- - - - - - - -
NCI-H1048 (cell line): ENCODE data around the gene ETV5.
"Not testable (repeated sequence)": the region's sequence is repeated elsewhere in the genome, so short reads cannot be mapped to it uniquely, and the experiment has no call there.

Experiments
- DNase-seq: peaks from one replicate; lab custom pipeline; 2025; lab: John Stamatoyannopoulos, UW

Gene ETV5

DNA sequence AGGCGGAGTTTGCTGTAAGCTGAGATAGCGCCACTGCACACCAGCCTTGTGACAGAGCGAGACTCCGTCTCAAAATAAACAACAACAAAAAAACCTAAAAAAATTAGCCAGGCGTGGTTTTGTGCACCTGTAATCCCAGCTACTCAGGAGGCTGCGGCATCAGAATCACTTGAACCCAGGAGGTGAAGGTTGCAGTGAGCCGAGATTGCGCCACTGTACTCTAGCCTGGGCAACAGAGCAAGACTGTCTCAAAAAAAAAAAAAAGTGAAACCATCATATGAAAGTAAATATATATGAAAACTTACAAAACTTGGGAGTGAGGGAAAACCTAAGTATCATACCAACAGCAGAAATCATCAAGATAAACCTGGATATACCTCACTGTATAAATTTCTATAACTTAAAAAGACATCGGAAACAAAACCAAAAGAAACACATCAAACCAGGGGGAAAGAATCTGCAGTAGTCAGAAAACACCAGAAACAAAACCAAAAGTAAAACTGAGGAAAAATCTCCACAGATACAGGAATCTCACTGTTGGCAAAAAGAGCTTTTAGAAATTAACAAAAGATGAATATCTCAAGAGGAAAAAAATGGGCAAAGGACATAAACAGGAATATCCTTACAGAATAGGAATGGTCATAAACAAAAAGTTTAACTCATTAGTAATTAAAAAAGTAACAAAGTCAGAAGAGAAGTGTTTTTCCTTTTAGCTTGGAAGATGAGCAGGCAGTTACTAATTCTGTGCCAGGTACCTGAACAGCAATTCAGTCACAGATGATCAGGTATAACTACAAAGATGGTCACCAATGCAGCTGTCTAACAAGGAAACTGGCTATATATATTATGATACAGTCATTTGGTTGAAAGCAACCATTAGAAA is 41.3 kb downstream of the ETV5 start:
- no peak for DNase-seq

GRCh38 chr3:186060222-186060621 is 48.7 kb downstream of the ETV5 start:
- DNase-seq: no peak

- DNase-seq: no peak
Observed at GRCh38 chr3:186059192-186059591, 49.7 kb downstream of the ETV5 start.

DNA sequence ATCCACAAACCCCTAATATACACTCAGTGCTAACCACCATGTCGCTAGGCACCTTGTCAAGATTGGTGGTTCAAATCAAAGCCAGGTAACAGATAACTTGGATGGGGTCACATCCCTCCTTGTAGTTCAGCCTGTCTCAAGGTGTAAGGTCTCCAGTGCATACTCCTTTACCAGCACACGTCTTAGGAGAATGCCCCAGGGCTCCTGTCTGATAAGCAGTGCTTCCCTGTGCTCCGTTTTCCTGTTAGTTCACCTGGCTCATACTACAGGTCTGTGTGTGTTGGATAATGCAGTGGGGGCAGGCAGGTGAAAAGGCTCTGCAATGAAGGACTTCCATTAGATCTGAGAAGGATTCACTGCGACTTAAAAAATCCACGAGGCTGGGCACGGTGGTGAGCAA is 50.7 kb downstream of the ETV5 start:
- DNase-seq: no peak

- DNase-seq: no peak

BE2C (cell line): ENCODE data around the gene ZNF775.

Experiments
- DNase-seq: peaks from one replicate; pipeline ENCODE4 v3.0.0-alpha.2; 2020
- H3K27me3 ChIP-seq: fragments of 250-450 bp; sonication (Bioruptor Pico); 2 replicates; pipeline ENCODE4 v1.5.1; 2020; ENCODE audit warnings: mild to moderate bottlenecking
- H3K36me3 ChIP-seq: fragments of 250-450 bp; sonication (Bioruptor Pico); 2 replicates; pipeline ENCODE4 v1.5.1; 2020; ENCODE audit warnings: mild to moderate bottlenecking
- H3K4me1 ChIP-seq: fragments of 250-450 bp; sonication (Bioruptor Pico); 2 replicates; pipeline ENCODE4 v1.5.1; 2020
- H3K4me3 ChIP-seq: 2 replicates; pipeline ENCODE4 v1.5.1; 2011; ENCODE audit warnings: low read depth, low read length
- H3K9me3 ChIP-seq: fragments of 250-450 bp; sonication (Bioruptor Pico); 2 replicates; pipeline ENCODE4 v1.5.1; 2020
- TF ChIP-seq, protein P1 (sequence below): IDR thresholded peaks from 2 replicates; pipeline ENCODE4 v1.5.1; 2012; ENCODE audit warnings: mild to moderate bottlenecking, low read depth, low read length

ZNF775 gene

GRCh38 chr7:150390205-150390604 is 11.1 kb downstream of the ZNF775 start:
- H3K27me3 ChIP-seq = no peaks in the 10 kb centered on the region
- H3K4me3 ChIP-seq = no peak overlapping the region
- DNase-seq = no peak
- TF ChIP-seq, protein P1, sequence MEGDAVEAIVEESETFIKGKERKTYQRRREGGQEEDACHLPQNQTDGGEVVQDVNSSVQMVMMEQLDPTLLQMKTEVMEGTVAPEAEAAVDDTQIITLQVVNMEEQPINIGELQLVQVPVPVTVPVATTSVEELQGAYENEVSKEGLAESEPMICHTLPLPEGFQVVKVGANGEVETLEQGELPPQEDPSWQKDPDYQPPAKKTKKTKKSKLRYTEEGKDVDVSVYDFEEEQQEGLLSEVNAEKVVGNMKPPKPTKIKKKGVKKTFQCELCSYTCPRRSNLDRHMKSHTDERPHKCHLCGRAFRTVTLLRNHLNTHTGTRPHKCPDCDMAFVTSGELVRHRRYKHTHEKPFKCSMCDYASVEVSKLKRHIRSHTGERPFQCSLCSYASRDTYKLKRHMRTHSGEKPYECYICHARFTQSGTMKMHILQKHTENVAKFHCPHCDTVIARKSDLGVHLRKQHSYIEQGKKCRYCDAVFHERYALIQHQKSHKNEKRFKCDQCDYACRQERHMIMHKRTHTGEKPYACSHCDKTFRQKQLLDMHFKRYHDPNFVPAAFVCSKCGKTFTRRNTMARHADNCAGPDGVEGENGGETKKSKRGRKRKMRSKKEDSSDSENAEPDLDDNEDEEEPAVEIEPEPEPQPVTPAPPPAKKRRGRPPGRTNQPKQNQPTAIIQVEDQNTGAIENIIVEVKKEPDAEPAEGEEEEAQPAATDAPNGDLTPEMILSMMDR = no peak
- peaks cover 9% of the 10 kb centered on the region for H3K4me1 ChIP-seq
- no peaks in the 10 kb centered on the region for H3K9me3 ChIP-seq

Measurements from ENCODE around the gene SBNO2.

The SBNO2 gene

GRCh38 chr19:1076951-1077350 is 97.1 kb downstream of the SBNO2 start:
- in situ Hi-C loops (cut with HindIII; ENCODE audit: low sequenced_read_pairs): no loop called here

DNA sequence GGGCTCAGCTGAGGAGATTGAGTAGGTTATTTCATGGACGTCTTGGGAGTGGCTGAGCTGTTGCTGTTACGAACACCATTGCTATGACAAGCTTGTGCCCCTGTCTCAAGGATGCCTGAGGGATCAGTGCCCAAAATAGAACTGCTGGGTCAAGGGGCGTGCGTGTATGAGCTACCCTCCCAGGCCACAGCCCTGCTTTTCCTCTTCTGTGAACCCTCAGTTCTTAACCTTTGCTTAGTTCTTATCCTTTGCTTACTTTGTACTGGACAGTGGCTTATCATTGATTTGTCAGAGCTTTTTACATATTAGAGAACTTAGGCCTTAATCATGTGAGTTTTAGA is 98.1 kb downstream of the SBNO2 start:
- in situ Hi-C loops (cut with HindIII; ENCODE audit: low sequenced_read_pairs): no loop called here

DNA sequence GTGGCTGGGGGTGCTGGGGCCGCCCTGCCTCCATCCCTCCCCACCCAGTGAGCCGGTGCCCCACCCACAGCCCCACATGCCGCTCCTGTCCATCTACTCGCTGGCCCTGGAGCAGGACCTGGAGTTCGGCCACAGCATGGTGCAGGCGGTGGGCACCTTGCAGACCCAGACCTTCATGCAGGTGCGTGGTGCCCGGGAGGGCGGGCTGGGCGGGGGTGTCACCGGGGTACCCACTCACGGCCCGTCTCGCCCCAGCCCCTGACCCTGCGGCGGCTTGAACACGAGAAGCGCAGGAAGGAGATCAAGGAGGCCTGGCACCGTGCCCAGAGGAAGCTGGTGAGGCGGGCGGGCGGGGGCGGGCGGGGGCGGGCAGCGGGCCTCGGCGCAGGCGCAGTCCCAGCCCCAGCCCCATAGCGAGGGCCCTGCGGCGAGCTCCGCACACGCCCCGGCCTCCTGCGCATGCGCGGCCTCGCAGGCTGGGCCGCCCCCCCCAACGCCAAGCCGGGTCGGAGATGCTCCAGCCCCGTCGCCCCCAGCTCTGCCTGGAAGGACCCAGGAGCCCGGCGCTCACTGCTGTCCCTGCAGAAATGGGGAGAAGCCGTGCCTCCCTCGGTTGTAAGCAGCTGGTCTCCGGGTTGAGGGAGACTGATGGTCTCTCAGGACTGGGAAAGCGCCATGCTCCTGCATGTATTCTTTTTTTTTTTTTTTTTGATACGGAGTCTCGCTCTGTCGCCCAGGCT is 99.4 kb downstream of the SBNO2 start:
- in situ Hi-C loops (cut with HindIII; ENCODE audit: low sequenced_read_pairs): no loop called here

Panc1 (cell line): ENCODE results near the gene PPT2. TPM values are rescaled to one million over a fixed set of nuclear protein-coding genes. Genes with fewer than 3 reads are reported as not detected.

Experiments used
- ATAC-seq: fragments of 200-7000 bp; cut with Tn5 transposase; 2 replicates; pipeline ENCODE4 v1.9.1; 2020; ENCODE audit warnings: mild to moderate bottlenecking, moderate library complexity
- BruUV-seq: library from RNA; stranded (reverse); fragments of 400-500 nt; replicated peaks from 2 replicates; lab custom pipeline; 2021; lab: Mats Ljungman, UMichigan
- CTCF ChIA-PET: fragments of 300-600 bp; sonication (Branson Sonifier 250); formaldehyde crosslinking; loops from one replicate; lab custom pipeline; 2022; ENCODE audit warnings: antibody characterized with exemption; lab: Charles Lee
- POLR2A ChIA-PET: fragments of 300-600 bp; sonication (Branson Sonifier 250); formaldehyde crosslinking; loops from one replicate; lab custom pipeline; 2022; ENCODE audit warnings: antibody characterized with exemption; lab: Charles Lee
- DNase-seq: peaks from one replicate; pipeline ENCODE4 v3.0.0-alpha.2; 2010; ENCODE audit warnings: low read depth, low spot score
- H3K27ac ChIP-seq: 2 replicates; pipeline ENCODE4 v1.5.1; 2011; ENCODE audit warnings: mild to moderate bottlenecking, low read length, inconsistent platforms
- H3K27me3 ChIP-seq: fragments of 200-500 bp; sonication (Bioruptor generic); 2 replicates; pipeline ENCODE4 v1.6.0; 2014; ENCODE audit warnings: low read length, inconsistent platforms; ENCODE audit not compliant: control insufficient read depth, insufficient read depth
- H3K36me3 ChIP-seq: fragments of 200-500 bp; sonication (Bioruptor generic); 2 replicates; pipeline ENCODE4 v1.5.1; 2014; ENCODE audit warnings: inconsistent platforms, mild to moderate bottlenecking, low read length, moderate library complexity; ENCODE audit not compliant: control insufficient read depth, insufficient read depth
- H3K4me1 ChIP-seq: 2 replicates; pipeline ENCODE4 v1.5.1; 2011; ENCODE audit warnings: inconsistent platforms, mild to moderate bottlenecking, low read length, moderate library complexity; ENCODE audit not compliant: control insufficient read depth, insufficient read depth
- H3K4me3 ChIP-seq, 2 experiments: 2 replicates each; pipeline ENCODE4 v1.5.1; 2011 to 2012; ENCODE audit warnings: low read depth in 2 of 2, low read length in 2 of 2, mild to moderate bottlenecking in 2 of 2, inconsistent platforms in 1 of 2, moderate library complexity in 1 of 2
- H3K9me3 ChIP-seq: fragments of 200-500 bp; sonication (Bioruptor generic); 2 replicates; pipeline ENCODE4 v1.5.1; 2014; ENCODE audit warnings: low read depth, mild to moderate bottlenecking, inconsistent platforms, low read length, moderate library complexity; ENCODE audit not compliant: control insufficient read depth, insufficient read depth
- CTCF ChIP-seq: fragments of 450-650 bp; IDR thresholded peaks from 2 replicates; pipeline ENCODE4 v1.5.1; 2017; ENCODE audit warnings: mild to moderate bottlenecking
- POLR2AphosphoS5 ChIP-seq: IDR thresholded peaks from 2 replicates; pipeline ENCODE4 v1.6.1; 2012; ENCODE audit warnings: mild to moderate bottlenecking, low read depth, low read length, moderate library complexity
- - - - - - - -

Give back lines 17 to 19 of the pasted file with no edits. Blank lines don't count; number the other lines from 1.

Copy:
- DNase-seq: peaks from one replicate; pipeline ENCODE4 v3.0.0-alpha.2; 2020
- H3K27me3 ChIP-seq: fragments of 250-450 bp; sonication (Bioruptor Pico); 2 replicates; pipeline ENCODE4 v1.5.1; 2020; ENCODE audit warnings: mild to moderate bottlenecking
- H3K36me3 ChIP-seq: fragments of 250-450 bp; sonication (Bioruptor Pico); 2 replicates; pipeline ENCODE4 v1.5.1; 2020; ENCODE audit warnings: mild to moderate bottlenecking